Cross border location to be major selling point in US, NW City Region say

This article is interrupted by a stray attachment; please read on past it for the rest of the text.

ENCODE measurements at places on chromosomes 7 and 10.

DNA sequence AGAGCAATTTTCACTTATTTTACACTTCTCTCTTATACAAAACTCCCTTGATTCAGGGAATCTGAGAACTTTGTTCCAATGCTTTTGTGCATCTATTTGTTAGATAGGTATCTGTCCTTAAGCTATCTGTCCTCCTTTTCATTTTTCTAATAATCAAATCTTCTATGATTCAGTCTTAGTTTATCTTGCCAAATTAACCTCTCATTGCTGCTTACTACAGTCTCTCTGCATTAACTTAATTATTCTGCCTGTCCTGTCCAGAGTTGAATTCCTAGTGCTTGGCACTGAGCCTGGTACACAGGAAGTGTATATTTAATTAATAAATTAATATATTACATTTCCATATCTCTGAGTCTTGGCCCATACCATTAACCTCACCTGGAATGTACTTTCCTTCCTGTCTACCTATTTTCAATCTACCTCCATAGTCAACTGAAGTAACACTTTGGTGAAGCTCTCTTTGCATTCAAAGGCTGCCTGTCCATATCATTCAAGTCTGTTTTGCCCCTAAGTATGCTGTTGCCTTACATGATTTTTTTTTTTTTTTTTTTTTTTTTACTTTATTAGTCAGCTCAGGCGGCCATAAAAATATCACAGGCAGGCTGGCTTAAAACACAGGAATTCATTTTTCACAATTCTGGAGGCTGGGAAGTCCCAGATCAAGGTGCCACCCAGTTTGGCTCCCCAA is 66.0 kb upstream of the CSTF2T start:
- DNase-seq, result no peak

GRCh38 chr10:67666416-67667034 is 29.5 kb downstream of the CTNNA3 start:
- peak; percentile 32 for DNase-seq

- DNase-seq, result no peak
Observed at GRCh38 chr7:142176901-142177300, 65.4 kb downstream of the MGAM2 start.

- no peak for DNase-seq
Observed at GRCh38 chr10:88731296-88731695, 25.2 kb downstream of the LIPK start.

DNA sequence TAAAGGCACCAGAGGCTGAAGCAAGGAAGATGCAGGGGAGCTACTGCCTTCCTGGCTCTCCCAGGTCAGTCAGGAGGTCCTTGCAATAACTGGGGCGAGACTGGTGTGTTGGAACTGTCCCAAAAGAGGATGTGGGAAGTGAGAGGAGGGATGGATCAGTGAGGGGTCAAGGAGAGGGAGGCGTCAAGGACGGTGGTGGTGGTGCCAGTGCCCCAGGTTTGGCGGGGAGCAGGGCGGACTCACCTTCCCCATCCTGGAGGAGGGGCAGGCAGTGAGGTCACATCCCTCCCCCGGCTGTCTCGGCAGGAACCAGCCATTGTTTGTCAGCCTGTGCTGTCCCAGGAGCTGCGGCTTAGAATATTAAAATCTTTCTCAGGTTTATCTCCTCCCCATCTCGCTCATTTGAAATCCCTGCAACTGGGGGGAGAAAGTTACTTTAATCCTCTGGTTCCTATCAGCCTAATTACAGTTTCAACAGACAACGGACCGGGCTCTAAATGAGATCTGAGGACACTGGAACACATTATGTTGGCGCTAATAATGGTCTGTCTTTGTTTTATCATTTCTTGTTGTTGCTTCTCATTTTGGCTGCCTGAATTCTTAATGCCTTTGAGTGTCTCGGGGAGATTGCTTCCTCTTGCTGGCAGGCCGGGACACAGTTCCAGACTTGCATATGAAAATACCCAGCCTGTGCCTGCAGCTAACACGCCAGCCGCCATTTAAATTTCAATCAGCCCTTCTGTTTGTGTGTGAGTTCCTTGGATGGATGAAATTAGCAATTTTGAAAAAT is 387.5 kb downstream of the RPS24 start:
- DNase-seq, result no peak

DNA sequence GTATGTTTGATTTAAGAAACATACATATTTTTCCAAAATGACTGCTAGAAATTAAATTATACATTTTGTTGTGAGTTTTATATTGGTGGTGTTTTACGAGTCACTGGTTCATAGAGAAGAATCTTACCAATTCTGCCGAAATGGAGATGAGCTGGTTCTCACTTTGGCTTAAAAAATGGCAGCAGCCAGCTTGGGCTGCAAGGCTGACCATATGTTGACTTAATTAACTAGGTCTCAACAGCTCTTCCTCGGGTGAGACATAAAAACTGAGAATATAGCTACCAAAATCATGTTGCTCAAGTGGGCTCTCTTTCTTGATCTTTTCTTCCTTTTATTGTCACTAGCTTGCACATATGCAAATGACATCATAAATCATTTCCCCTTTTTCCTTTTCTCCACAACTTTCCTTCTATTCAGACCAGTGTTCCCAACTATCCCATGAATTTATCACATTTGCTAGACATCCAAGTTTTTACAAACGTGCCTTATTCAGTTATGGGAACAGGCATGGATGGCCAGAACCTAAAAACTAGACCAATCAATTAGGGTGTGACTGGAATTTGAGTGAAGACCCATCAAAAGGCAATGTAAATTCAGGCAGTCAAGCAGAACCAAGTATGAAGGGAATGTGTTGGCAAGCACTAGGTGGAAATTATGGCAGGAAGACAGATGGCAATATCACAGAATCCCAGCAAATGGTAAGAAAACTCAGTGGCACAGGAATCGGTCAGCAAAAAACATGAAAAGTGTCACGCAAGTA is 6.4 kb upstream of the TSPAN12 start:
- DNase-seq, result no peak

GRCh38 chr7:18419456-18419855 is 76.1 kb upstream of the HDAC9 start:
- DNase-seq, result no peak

first_imgThe North West City Region’s unique strategic cross border location will be one of the strong selling points for the seven companies from across the Donegal, Derry and Strabane Council areas that travel to the US next month as part of a high-level trade and investment delegation.The companies travelling from Donegal are EKO Chute, MMG Welding and Wild Fuschia Bakery while O’Neill’s International Sportswear, Humanity Cosmetics, Learning Pool and Visual Edge will also be taking part.The Trade and Investment mission will be led by Donegal County Council and Derry City and Strabane District Councils and will include third level and further education providers and development organisations including the Ulster University, Letterkenny Institute of Technology, the North West Regional College, Donegal ETB and Catalyst. The trade and investment mission will run from 11 to 15 November. It will build on the strong political, economic and cultural linkages already established in Boston and Philadelphia with the North West City region and will be an opportunity to further reach out to the Irish diaspora.Picture includes seven companies from across the Donegal, Derry and Strabane Council areas will travel to the US next month as part of a high-level trade and investment delegation. Front row: Sian McCann, Wild Fuschia Bakehouse; Eibhlin McGuinness, MMG Welding; Rob Rae, Littus Consulting; Ian Friel, Visual Edge and back row: Gerard Floyd, Humanity Cosmetics; Laverne O’Donnell, Derry City and Strabane District Council; Christopher Reid, Humanity Cosmetics; Francis Burns, Eko Chute.Speaking ahead of the visit and welcoming the confirmation of the seven local companies, An Cathaoirleach of Donegal County Council, Cllr Nicholas Crossan said he welcomed the inclusion of local companies in the trade mission. He said it provided them with the support to make real, lasting and worthwhile business and networking links.“This trade mission has real potential to not only showcase Ireland NW as an investment location but it’s a fantastic opportunity for us to strengthen the educational, political, cultural and diaspora connections we have with the US.“This is a very successful and unique collaboration between the two Councils and partners. We have enjoyed much success to date with three trade missions to Boston and two to Philadelphia and 40 companies availing of the support to develop exports into a new market. “In addition to strengthening our cross border business networks and developing strong civic links with Boston and Philadelphia, the delegation have successfully signed a MoU with the City of Boston, a MoU with NWRC and Philadelphia Community College and a MoU between NWRC and State of PA.”Mayor of Derry City and Strabane District Council Cllr Michaela Boyle said the visit was particularly timely for the companies and partners to promote the NW city region’s unique strategic cross border location.She said: “This trade mission is a real opportunity for us to focus on our strengths in terms of location, talent and skills and support. It is our chance to really sell our location to the business community in the US, by educating them to the fact that post Brexit they can locate in our region and access both the North of Ireland and the EU.“We will be very positive in our approach to emphasise to potential investors the strong selling points we have in terms of our location, our talented skills base, our cultural compatibility and quality of life.”During the visit, the participating businesses will meet with key contacts, explore and understand opportunities in the US market, develop in-market networks and develop relationships with potential customers. The civic delegation will engage with industry influencers and leaders, meet with Philadelphia Council and attend a Philadelphia Diaspora event. While in Boston they will visit the Irish Immigration Centre, meet State representatives at the State House and attend the official launch of the Harvard GSD Visit Atlas for a City Region project as well as engaging with senior business executives.In addition to attending bespoke business to business meetings and engaging with potential investors and business connections, the delegation will attend a reception hosted by the Irish Consulate in Boston and be guests at the Golden Bridges Conference.Last year, Joule, a locally based fire engineering consultancy business, was one of a number of companies that took part in the trade mission.The company’s founding director John McColgan says the trade visit was a fantastic opportunity to look at new markets in the United States and his company’s participation was a very positive experience. He said: “Our participation in the trade delegation was hugely beneficial to us in that it provided us with opportunities to research the implementation of both our consulting business in Fire Safety and the rolling out of our digital fire safety platform, TFS Compliance.It was the first time we participated in a trade mission and we really made the most of this opportunity by meeting new clients, customers, distributors and showcasing our expertise and services to the US market.“It was a fantastic opportunity for us to promote the consulting and technology solutions we offer and the way in which we can digitalise the management of fire safety in our clients’ portfolios. Thanks to the trade mission we have registered a company in the US, are at an advanced stage in the distribution of our digital fire safety platform in North America and maintained and built upon many of the contacts we made and we look forward to working with them in the near future.”The US trade mission takes place from 11-15 November and is funded by the Irish Government and the Executive Office.For more information on the trade mission visit www.irelandNW.com and follow the hashtag #IrelandNW19.Cross border location to be major selling point in US, NW City Region say was last modified: October 23rd, 2019 by Shaun KeenanShare this:Click to share on Facebook (Opens in new window)Click to share on Twitter (Opens in new window)Click to share on LinkedIn (Opens in new window)Click to share on Reddit (Opens in new window)Click to share on Pocket (Opens in new window)Click to share on Telegram (Opens in new window)Click to share on WhatsApp (Opens in new window)Click to share on Skype (Opens in new window)Click to print (Opens in new window)Tags:Donegal County Councilnorth west city regionlast_img read more